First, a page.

The Speed Sisters compete as the only female drift racing team of the West Bank.
Israel has released 78 Palestinian prisoners as part of a deal to restart peace talks. The prisoners are welcomed by many Palestinians as heroes, but many Israelis feel their release is an injustice.
Franco Ortaza felt nervous when his commander ordered him to drive his tank to the Syrian border late last year. After all, he had finished his basic training in the Israeli Army only three weeks earlier.
“I didn’t know what I had to do. I didn't know if I was prepared enough,” said Oratza. “Then I thought, ‘Whoa, what am I doing here?’”
Having patrolled the Syrian-Israeli border, Ortaza and his unit withdrew their tanks without incident. But his mindset had changed, realizing that his decision to volunteer for the Israeli Army was not just a manifestation of lofty ideals – rather a choice to enter into one of the most complex conflict zones in the world.
Ortaza, an Argentinian volunteer to the Israeli Defense Forces, is one of a growing number of foreign-born soldiers who join the Israeli military each year. According to an IDF spokesman, about 20% of all enlistees in the past two years, are new immigrants – both men and women. Most volunteers still come from Russia and the US, though 300 from Latin America have enlisted since 2011. Jewish Agency statistics show that more than half of the 115,484 Latin American immigrants in Israel come from Argentina, followed by Brazil, and Mexico.
While the IDF remains a central institution in Israel's national identity, military service has become increasingly contentious. Young Israelis are consistently refusing their mandatory service either on personal or political grounds. Conversely, there has been a strong push to extend mandatory conscription to Ultra-orthodox and Arab residents of Israel – both of which have thus far been excluded from the mandatory draft, a situation that has caused resentment, conflict, and further polarization throughout Israeli society.
Ironically, foreign recruits often times arrive more ideologically committed to the country's defense than their Israeli-born counterparts. “Coming as an outsider and volunteering to be here, I feel like I have more motivation,” said Ortaza, referring to the Israeli-born soldiers in his unit. “They don’t want to be here. They just want to enjoy themselves. They’re kids still. I came here out of my own free will, and I don’t have an excuse to complain. I want to be here. I want to better myself. I want to help the country.”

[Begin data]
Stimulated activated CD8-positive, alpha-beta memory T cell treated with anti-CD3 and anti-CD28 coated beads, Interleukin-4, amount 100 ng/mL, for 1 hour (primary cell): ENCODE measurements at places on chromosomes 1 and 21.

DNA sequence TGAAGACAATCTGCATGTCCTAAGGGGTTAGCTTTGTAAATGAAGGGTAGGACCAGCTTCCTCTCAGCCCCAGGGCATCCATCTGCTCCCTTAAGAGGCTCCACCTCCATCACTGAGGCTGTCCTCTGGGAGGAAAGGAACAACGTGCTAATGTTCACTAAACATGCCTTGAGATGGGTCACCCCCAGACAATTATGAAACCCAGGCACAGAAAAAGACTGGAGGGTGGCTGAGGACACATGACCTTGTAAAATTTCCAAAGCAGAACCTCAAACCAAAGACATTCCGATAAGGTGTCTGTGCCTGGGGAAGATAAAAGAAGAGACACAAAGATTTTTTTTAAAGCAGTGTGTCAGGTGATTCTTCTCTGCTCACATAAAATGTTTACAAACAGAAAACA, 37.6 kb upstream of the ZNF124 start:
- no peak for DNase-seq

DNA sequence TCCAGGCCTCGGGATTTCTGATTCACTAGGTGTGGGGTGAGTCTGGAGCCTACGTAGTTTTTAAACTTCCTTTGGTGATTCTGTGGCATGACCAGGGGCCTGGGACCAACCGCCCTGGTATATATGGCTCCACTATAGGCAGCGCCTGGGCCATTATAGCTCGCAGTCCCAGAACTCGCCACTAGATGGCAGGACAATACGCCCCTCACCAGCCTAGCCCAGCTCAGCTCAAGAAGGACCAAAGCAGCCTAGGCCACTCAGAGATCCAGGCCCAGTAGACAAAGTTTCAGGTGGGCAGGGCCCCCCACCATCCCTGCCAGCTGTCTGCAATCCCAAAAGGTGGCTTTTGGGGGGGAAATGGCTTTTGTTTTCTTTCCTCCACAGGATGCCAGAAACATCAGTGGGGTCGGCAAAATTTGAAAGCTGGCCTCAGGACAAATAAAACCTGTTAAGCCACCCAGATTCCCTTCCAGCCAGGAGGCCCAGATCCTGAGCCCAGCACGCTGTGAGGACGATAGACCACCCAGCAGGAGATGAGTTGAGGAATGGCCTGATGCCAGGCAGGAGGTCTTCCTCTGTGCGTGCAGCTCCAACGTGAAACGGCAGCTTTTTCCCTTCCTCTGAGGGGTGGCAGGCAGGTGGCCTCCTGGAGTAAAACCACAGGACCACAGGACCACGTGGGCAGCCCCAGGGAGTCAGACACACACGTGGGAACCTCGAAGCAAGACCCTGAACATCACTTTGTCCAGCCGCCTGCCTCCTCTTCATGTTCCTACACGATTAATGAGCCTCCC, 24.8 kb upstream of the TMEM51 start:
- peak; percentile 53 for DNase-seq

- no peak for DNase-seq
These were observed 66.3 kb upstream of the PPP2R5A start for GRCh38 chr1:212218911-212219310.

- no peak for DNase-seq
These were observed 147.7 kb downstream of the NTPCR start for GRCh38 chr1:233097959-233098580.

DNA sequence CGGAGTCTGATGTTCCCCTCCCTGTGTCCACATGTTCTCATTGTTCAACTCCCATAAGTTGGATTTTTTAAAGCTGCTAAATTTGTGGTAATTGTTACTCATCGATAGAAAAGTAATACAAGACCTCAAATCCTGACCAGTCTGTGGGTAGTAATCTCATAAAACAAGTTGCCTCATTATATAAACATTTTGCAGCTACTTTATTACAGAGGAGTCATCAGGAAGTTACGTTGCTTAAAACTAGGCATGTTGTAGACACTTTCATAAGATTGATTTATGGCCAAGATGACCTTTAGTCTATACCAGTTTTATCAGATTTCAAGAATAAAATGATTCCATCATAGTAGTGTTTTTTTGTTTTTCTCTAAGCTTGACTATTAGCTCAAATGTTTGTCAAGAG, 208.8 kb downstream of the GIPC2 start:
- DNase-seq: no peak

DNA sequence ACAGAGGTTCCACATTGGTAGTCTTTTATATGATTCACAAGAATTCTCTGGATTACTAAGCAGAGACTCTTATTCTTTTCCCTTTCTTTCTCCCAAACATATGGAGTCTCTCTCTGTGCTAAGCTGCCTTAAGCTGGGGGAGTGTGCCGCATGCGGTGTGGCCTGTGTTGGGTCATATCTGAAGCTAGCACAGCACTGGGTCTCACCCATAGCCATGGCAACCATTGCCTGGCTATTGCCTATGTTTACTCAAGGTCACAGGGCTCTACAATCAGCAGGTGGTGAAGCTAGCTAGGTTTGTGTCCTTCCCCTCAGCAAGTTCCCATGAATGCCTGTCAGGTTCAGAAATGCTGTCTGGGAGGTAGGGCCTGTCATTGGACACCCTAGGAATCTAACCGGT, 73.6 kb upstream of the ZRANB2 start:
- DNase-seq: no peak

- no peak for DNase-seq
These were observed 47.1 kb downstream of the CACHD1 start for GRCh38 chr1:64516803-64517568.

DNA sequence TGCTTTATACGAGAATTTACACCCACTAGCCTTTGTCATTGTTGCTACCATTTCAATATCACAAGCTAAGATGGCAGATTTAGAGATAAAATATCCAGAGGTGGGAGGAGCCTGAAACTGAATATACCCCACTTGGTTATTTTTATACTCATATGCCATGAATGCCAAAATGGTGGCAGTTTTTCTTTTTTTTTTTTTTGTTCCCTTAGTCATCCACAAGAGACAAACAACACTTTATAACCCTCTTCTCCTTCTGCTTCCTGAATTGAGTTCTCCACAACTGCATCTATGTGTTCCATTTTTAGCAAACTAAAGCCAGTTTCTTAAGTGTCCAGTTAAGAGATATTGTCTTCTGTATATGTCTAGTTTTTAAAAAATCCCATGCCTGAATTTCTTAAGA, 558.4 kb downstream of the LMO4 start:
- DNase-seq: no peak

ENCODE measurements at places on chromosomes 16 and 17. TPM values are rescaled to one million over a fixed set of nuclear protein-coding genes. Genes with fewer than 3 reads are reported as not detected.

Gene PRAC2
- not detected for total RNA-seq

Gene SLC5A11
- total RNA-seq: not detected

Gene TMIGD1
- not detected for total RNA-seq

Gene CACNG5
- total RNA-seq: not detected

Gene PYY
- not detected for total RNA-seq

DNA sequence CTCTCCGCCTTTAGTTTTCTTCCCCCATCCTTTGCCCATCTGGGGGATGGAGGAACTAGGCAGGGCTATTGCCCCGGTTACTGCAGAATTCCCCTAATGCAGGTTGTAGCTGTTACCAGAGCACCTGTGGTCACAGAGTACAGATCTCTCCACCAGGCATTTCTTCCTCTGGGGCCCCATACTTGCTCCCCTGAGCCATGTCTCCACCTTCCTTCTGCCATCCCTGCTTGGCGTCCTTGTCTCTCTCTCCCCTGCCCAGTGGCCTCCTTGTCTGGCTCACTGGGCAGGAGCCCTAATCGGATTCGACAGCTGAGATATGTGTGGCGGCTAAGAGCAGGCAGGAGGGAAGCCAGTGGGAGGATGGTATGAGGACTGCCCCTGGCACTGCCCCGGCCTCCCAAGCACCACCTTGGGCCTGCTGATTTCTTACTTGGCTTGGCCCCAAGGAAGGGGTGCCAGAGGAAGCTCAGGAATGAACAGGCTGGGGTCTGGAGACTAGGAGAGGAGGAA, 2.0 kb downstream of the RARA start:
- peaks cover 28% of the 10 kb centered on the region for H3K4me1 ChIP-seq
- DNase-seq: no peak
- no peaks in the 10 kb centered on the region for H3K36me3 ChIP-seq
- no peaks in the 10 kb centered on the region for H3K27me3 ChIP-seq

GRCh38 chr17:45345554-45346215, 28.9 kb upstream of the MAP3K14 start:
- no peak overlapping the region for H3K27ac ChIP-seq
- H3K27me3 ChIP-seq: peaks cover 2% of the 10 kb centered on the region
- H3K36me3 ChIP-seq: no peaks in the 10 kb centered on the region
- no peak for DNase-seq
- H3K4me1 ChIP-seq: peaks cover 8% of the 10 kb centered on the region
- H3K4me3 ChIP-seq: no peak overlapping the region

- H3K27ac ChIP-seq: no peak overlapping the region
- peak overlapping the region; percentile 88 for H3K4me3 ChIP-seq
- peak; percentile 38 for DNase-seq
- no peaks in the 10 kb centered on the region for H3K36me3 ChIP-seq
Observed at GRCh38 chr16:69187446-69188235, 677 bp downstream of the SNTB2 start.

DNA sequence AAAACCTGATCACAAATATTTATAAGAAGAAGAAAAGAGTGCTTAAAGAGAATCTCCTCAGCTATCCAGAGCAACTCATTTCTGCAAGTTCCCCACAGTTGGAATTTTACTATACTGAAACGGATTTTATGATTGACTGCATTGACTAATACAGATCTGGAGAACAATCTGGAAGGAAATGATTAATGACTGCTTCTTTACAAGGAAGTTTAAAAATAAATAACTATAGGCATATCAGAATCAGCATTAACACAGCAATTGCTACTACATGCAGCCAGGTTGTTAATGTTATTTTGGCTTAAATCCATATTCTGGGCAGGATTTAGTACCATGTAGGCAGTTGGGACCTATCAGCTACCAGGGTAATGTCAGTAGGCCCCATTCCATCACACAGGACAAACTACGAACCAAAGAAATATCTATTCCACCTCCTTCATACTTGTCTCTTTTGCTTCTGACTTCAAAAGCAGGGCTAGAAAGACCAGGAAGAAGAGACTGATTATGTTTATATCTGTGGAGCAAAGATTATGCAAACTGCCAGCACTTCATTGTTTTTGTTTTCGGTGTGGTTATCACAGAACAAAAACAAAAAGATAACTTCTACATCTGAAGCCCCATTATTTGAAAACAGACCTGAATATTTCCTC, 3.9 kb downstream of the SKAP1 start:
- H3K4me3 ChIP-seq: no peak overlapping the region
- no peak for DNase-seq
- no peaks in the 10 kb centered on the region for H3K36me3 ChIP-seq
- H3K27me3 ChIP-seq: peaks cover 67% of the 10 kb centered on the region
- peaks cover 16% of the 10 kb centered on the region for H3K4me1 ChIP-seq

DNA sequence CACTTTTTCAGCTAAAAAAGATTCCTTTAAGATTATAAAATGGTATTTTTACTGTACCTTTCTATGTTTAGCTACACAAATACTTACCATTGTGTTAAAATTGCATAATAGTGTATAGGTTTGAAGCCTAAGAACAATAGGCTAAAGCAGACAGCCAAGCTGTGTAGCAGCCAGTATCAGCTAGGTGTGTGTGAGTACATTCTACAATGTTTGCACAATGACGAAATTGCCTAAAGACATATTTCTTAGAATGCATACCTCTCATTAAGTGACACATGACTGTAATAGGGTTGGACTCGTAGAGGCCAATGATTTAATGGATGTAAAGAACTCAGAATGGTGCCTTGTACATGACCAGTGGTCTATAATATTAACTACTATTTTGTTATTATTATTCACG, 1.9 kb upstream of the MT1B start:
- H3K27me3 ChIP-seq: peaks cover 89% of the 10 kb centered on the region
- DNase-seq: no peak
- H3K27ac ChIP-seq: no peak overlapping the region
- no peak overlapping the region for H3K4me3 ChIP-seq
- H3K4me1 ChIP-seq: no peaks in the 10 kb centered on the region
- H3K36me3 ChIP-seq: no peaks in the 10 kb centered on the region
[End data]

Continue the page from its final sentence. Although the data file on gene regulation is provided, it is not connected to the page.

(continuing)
Haggai Matar, a 29 year-old Israeli who served 2 years in military prison for refusing his mandatory service on ideological grounds, says that the shifting attitudes likely stem from a growing individualization within Israeli society.
"It might have to do with a lesser feeling of ongoing security threats," said Matar. "I think it has much more to do with the change in the Israeli economy, which used to be much more of a welfare state and has become more neoliberal." Israelis today generally feel that they owe less to the state and will still be able to be a part of Israeli society despite not serving, added Matar.
Foreign-born soldiers typically perform the same duties as all others in the Israeli military, ranging from combat units, to gathering intelligence, to educational and administrative roles. Their service can last from six months up to several years.
Many recent immigrant soldiers choose to gain Israeli citizenship, though it is not a condition to serve. “If you prove your Judaism and you're the right age, it doesn't really matter whether you're a citizen or not,” said a Ministry of Defense official.
Foreign-born soldiers in the IDF with no immediate family in the country are officially classified as "lone soldiers." They are awarded special benefits by the army such as a higher base salary and other financial assistance, additional time off base, and at least one free flight during their service to visit their families abroad.